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3 Simple Psychological Hacks to Make Your Copy More Compelling

I often think the perfect copywriter is part researcher, part creative, part thick-skinned oddball loner, and part psychologist.

I’m not exactly sure about the ratios involved yet, but I think the categories are about right.

The last one is especially relevant as it’s crucial for anyone writing copy to understand as much as possible about what makes their target audience tick.

Otherwise, how are they going to persuade them to…ahem… (bluntly put here) buy their stuff?

So, to assist anyone looking to expand their knowledge base in the area of how the mind works, and learn some useful new copywriting hacks, here are three little known but important ideas you might be interested to hear about (and apply)!

1. Barnum Effect

This little nugget is named after the famous US showman P T Barnum (of “there’s a sucker born every minute” fame).

It is essentially the tendency people have to find personal meaning in vague ambiguous but relatable statements. It’s also called the Forer Effect (after a psychologist) but I like Barnum better!

Either way, let me give you some examples of the so called ‘effect’ at work (these were actually drafted by the late great Dr Forer himself in his experiments);

  • You have a great need for other people to like and admire you.
  • You have a tendency to be critical of yourself.
  • At times you have serious doubts as to whether you have made the right decision or done the right thing.
  • At times you are extroverted, affable, sociable, while at other times you are introverted, wary, reserved.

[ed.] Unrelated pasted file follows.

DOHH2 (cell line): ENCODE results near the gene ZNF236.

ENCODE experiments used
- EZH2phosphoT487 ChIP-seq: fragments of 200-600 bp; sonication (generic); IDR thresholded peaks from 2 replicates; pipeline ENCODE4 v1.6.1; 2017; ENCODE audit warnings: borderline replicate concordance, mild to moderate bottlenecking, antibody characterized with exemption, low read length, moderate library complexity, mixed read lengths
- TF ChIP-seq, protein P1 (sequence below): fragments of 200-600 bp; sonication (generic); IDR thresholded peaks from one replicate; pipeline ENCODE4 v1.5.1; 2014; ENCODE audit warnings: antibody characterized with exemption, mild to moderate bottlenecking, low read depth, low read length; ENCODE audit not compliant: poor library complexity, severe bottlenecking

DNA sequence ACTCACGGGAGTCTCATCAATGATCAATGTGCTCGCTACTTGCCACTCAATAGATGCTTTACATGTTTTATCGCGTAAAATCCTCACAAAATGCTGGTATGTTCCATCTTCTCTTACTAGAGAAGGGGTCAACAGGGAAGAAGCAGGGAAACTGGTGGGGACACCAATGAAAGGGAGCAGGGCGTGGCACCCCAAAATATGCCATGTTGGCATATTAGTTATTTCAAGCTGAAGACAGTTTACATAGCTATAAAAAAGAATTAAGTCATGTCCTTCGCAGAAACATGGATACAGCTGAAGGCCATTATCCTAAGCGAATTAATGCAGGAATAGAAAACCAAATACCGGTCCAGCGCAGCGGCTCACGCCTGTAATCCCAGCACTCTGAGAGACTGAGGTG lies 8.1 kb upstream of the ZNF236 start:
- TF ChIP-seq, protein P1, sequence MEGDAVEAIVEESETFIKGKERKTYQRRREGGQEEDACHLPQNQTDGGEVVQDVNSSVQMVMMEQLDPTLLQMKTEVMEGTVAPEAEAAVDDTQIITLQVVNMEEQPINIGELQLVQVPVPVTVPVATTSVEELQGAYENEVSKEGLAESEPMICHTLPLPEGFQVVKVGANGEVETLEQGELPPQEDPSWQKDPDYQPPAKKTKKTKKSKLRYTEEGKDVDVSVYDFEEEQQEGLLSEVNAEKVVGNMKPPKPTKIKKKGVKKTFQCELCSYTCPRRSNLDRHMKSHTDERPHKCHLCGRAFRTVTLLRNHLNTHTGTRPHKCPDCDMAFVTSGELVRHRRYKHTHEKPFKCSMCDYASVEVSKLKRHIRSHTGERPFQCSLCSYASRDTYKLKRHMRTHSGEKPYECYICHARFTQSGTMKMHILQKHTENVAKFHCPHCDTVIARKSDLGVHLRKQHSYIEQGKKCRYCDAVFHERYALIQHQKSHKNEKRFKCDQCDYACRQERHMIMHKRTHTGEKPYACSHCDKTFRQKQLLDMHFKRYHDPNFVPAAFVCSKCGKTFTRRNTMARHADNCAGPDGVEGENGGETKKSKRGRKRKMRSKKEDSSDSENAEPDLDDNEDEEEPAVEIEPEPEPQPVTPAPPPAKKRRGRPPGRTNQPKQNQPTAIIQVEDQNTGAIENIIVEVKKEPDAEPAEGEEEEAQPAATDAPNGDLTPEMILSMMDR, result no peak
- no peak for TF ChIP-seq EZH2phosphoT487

• Some of your aspirations tend to be pretty unrealistic. Security is one of your major goals in life.
  • You pride yourself as an independent thinker and do not accept others’ statements without satisfactory proof.

Recognise yourself in any of them?

You may see these types of questions in certain personality tests or astrological profiles.

If you can master this type of language in your copy and thus resonate with your audience, then you can always hook a reader.


2. Progressive Disclosure

Progressive Disclosure is a method of presenting information in a way that helps maintain the focus of the reader (or user). This is achieved by reducing clutter and confusion and breaking down big tracts of writing or information into a more user friendly format.

For example:

  • Using bullet points


  1.  Numerical lists

The main thing to remember with this principle is that content is key.

This means that you don’t necessarily have to limit or reduce it, just make sure that you present it in as easy to absorb format as you can to prevent your reader becoming overwhelmed or confused – unless that’s what you are actually trying to do of course!

For example on screen, if you have a large amount of text, it is effective to make good use of the white space between paragraphs and long sentences.

Here’s a short video 😉 :

3. Hick’s Law

Named after two psychologists; William Edmund Hick and Ray Hyman, this law describes the relationship between the time it takes for a person to make a decision based on the number of choices available.

It is proven that it gets harder for us to make a decision as our options increase. In fact, there comes a point where we are so overwhelmed we literally cannot make a decision.

Think of a time you have been to a restaurant and the menu had so many choices you simply could not decide what to have.

This is useful to know when writing copy, especially if you are providing a range of offers such as a price package, and why it is often limited to just 3, i.e. Bronze, Silver and Gold!


Of course there are many other psychological concepts we can apply to our copy to make it more compelling and persuasive, and no doubt as our knowledge of psychology continues to expand there are likely to be many more.

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